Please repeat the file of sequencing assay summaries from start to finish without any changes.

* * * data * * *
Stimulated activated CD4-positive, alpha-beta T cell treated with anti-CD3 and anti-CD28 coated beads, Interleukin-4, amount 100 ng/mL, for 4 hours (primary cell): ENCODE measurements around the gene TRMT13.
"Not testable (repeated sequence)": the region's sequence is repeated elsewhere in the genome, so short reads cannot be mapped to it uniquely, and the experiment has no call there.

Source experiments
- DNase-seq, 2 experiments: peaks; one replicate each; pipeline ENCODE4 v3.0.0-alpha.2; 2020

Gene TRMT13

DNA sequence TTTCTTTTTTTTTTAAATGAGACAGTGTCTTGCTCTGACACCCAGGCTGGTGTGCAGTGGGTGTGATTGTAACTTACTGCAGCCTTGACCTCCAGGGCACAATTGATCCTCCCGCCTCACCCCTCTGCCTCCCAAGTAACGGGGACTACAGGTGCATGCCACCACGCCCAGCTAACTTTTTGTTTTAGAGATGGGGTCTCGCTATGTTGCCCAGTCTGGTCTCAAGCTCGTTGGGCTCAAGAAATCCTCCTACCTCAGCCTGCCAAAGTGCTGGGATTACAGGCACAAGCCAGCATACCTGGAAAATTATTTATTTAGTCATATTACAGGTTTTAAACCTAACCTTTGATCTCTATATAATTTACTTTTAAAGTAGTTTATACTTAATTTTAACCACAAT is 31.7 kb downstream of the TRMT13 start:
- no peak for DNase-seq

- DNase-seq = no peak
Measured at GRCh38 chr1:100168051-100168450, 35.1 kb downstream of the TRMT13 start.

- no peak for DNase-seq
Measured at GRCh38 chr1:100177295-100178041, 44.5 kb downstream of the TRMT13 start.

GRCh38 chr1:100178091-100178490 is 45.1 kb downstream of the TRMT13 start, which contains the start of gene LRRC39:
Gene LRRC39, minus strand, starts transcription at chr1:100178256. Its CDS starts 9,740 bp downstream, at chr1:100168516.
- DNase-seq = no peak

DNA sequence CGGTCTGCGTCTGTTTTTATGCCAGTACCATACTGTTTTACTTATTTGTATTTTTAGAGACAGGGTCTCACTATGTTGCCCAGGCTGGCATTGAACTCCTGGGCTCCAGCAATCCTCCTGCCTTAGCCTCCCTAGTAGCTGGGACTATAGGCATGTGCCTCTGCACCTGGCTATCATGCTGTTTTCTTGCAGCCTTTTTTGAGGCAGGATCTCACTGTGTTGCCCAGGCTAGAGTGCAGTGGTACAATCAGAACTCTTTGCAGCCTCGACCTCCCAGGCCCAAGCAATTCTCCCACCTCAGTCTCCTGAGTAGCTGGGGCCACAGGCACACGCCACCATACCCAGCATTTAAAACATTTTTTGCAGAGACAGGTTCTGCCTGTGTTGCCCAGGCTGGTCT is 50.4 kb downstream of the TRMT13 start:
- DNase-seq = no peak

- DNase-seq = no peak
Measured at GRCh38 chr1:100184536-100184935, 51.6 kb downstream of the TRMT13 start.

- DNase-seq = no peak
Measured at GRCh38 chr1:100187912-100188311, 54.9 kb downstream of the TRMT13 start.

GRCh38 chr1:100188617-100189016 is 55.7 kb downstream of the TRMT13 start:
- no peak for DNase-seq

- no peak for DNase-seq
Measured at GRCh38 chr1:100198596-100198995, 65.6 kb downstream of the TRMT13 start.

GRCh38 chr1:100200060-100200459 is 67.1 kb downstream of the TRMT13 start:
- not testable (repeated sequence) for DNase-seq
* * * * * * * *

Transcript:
Stimulated activated CD4-positive, alpha-beta T cell treated with anti-CD3 and anti-CD28 coated beads, Interleukin-4, amount 100 ng/mL, for 4 hours (primary cell): ENCODE measurements around the gene TRMT13.
"Not testable (repeated sequence)": the region's sequence is repeated elsewhere in the genome, so short reads cannot be mapped to it uniquely, and the experiment has no call there.

Source experiments
- DNase-seq, 2 experiments: peaks; one replicate each; pipeline ENCODE4 v3.0.0-alpha.2; 2020

Gene TRMT13

DNA sequence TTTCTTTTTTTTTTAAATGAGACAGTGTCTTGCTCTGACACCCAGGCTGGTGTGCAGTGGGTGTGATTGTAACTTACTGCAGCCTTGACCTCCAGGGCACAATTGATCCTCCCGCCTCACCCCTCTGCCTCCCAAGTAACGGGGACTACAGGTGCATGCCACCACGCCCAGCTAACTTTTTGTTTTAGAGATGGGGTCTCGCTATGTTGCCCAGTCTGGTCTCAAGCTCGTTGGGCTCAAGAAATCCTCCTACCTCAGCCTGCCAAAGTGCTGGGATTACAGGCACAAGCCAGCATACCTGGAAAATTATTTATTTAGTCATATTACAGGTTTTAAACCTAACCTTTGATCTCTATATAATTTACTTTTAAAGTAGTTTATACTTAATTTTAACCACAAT is 31.7 kb downstream of the TRMT13 start:
- no peak for DNase-seq

- DNase-seq = no peak
Measured at GRCh38 chr1:100168051-100168450, 35.1 kb downstream of the TRMT13 start.

- no peak for DNase-seq
Measured at GRCh38 chr1:100177295-100178041, 44.5 kb downstream of the TRMT13 start.

GRCh38 chr1:100178091-100178490 is 45.1 kb downstream of the TRMT13 start, which contains the start of gene LRRC39:
Gene LRRC39, minus strand, starts transcription at chr1:100178256. Its CDS starts 9,740 bp downstream, at chr1:100168516.
- DNase-seq = no peak

DNA sequence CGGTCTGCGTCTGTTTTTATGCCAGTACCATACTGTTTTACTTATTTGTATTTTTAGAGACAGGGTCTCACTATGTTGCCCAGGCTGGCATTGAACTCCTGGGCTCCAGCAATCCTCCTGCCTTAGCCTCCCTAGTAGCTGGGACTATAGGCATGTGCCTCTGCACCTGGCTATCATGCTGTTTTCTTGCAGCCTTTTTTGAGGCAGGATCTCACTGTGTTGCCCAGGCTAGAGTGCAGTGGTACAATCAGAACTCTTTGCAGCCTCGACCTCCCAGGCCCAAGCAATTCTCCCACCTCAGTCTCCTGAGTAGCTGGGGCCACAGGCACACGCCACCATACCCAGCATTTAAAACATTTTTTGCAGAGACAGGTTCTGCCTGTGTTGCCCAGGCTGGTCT is 50.4 kb downstream of the TRMT13 start:
- DNase-seq = no peak

- DNase-seq = no peak
Measured at GRCh38 chr1:100184536-100184935, 51.6 kb downstream of the TRMT13 start.

- DNase-seq = no peak
Measured at GRCh38 chr1:100187912-100188311, 54.9 kb downstream of the TRMT13 start.

GRCh38 chr1:100188617-100189016 is 55.7 kb downstream of the TRMT13 start:
- no peak for DNase-seq

- no peak for DNase-seq
Measured at GRCh38 chr1:100198596-100198995, 65.6 kb downstream of the TRMT13 start.

GRCh38 chr1:100200060-100200459 is 67.1 kb downstream of the TRMT13 start:
- not testable (repeated sequence) for DNase-seq